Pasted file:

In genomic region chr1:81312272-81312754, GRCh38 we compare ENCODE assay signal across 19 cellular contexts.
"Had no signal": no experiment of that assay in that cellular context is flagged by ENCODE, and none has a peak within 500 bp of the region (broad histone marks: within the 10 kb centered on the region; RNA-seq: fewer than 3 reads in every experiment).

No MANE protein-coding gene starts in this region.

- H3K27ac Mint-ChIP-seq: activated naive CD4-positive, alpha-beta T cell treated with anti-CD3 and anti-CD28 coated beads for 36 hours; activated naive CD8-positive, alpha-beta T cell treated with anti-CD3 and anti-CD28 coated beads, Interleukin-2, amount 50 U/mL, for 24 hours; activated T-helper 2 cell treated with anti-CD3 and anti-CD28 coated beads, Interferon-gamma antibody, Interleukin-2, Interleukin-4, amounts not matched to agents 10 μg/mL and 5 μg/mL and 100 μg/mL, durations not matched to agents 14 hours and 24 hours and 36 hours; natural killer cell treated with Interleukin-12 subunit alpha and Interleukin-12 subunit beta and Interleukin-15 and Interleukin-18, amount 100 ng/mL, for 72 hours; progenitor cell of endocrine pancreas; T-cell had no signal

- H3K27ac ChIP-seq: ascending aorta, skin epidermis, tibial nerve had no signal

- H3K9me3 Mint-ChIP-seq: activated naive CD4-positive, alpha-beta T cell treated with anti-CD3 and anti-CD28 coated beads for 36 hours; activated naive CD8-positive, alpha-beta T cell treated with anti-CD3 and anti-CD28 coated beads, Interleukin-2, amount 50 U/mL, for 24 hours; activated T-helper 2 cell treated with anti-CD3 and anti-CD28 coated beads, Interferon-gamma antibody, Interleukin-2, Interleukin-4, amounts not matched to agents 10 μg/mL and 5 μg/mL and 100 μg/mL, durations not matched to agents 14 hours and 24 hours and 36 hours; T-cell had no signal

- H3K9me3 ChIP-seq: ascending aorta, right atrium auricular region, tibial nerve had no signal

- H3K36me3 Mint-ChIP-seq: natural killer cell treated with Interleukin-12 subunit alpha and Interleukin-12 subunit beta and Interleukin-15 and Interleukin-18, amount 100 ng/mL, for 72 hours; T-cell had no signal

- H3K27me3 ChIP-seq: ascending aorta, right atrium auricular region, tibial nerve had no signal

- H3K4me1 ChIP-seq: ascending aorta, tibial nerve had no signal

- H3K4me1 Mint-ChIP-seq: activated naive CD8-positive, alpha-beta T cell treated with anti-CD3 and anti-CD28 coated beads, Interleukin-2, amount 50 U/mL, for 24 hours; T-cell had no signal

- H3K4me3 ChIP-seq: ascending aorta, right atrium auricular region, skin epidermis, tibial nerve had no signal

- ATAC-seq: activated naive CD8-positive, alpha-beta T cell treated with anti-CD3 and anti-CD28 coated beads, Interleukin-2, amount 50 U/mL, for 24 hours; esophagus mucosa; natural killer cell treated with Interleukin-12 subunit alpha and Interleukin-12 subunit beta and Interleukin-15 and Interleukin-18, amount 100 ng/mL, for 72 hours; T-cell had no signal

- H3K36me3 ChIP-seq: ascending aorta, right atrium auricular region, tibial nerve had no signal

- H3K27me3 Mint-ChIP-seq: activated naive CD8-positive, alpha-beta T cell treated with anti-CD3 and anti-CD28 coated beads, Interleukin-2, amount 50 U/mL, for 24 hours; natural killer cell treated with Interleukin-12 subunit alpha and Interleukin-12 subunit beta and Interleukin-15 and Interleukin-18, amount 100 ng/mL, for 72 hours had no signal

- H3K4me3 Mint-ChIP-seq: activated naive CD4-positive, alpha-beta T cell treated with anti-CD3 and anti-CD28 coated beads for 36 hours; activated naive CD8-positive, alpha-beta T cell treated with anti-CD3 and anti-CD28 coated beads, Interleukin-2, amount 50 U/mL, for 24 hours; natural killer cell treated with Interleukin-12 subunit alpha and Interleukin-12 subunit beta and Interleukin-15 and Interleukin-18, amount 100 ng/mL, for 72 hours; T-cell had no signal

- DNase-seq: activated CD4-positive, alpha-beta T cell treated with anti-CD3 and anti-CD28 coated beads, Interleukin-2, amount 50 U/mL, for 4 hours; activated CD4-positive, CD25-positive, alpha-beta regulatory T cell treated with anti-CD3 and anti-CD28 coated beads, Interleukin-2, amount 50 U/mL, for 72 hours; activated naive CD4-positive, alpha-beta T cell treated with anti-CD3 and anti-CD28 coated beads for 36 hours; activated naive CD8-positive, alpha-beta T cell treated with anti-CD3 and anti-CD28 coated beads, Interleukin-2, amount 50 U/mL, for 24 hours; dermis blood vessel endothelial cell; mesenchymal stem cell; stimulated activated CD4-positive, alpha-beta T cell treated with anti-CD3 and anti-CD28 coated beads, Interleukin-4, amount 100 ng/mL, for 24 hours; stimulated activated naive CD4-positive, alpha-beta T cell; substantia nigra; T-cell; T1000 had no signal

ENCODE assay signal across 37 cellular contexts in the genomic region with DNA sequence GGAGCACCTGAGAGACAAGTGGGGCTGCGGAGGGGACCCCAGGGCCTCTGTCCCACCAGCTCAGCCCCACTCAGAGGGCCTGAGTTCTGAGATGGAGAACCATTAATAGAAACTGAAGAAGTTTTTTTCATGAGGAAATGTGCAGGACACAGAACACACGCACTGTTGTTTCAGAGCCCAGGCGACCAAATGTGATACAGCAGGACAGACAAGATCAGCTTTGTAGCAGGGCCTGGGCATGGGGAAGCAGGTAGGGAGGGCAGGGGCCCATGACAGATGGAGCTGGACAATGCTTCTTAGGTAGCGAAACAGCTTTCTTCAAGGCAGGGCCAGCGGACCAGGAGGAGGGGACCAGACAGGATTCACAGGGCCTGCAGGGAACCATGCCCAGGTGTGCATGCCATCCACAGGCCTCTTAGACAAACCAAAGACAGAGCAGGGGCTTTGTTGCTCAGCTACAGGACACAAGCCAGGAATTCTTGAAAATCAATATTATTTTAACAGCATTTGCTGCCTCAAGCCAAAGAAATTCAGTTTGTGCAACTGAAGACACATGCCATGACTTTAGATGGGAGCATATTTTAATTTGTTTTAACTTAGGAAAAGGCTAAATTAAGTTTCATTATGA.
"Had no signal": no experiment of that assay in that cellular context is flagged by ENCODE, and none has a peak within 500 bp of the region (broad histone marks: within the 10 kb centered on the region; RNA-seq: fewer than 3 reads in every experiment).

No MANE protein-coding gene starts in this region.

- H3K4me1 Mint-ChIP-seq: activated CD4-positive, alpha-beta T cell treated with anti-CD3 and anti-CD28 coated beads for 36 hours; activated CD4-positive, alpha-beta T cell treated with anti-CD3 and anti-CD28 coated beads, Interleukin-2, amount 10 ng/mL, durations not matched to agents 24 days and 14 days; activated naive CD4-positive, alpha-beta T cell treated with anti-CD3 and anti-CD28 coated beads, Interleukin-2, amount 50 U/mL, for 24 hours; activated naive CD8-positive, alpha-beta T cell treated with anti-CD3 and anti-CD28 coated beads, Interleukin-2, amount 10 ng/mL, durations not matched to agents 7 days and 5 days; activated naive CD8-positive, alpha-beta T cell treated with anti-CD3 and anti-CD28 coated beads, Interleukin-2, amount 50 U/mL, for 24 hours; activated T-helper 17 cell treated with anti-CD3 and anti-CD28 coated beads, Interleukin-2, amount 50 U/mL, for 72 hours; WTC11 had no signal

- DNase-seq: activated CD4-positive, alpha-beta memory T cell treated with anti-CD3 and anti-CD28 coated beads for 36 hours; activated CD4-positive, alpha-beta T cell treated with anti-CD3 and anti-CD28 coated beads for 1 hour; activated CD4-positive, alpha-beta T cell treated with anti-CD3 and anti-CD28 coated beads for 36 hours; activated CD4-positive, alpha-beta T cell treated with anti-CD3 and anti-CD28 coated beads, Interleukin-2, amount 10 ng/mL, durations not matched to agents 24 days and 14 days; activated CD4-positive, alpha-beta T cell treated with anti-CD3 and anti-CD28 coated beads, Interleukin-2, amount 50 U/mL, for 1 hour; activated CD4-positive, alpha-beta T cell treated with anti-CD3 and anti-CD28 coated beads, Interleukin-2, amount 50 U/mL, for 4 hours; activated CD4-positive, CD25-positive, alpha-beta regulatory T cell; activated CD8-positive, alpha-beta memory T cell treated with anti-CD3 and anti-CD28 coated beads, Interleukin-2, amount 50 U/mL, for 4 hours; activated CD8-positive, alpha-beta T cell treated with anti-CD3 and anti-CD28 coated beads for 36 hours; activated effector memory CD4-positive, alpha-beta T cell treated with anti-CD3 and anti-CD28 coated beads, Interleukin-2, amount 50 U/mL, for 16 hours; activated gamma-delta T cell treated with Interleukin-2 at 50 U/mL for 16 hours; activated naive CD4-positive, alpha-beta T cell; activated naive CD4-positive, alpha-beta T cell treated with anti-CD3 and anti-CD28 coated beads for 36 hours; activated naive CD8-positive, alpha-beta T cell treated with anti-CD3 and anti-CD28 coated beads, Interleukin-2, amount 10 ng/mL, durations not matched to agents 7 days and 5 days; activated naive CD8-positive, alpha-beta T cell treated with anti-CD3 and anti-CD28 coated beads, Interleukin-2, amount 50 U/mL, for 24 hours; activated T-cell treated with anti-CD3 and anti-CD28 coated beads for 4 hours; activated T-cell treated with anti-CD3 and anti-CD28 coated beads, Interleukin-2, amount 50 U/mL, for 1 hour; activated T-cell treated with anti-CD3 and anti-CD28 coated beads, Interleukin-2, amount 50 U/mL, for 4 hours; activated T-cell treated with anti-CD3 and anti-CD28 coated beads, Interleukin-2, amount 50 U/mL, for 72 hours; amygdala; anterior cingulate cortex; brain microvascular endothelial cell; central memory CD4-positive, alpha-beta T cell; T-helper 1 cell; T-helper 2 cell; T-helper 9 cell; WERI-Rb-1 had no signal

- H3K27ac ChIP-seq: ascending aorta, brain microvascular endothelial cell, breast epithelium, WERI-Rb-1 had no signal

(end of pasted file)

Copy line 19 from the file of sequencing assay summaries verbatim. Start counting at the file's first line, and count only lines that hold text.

"Had no signal": no experiment of that assay in that cellular context is flagged by ENCODE, and none has a peak within 500 bp of the region (broad histone marks: within the 10 kb centered on the region; RNA-seq: fewer than 3 reads in every experiment).